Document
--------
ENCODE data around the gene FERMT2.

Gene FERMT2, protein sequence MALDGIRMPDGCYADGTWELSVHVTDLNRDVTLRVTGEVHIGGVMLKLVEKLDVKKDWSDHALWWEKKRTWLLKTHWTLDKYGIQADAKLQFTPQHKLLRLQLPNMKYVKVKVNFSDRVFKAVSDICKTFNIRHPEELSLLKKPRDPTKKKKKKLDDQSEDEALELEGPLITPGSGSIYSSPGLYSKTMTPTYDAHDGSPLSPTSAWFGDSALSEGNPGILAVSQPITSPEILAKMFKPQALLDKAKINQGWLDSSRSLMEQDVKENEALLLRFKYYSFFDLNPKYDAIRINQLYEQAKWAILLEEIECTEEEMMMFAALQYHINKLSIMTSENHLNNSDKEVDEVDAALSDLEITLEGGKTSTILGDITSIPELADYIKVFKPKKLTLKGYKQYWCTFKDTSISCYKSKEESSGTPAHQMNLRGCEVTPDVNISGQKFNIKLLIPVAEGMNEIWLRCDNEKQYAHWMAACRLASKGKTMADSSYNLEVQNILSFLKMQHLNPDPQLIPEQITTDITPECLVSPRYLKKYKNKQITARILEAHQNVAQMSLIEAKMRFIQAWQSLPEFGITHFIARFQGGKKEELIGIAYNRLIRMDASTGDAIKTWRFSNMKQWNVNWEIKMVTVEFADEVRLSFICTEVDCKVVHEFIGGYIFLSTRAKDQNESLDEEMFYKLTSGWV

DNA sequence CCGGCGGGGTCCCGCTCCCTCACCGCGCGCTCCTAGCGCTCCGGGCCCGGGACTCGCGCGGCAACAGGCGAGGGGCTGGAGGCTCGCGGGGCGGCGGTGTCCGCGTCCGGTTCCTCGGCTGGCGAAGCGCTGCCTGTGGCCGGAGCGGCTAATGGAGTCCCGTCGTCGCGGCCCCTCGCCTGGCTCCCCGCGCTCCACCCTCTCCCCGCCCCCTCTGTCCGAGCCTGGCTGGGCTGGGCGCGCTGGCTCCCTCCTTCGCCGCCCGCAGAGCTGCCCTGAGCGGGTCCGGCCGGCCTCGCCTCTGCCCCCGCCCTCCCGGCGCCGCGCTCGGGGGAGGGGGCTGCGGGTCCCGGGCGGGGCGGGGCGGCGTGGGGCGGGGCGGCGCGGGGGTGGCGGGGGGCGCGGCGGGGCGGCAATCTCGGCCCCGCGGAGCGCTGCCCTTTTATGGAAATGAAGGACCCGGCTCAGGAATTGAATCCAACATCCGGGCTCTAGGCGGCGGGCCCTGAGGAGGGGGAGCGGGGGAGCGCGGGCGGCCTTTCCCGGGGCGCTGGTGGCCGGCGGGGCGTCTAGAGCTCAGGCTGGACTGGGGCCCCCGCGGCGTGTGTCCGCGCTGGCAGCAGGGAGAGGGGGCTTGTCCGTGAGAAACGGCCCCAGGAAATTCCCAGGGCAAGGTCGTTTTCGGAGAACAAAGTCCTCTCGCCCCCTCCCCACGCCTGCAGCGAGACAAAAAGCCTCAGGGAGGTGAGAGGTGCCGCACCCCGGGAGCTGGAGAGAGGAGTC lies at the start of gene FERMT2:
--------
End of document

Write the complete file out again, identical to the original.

ENCODE data around the gene FERMT2.

Gene FERMT2, protein sequence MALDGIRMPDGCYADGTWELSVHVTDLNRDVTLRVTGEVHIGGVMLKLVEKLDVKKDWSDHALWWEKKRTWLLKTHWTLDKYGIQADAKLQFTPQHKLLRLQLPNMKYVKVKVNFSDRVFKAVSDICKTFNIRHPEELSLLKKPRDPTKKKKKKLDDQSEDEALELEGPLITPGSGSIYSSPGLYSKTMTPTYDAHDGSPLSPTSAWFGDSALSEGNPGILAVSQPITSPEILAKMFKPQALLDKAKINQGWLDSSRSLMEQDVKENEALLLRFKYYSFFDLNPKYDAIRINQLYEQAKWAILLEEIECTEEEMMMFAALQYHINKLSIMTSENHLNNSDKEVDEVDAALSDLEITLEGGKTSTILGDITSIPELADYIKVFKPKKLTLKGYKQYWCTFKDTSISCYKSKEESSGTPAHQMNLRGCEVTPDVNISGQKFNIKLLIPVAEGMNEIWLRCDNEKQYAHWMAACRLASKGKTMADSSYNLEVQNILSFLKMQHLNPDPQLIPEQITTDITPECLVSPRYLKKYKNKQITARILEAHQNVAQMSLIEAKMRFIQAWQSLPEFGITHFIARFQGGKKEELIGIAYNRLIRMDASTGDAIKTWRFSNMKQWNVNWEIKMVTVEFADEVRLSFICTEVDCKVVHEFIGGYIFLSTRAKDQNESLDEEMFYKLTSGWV

DNA sequence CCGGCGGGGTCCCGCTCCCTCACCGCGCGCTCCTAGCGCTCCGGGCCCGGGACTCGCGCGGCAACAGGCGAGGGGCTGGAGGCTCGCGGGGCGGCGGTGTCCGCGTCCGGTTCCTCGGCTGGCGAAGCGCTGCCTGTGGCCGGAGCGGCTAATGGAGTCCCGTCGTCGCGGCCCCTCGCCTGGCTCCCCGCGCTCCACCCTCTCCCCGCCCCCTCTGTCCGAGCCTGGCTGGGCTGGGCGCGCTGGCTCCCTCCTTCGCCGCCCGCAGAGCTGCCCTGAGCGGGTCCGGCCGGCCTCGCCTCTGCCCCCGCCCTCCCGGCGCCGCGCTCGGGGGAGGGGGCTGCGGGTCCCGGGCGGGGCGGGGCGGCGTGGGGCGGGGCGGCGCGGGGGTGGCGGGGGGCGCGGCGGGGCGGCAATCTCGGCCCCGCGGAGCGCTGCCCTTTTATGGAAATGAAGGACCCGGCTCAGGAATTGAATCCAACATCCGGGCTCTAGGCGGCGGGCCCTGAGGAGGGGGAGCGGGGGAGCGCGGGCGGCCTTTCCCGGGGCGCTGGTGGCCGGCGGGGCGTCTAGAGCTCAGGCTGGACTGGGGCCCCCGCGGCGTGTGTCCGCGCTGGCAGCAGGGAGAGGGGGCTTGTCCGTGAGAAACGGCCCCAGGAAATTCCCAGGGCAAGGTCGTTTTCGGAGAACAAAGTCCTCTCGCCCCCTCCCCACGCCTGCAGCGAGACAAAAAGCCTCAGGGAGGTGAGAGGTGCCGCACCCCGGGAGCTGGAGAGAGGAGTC lies at the start of gene FERMT2: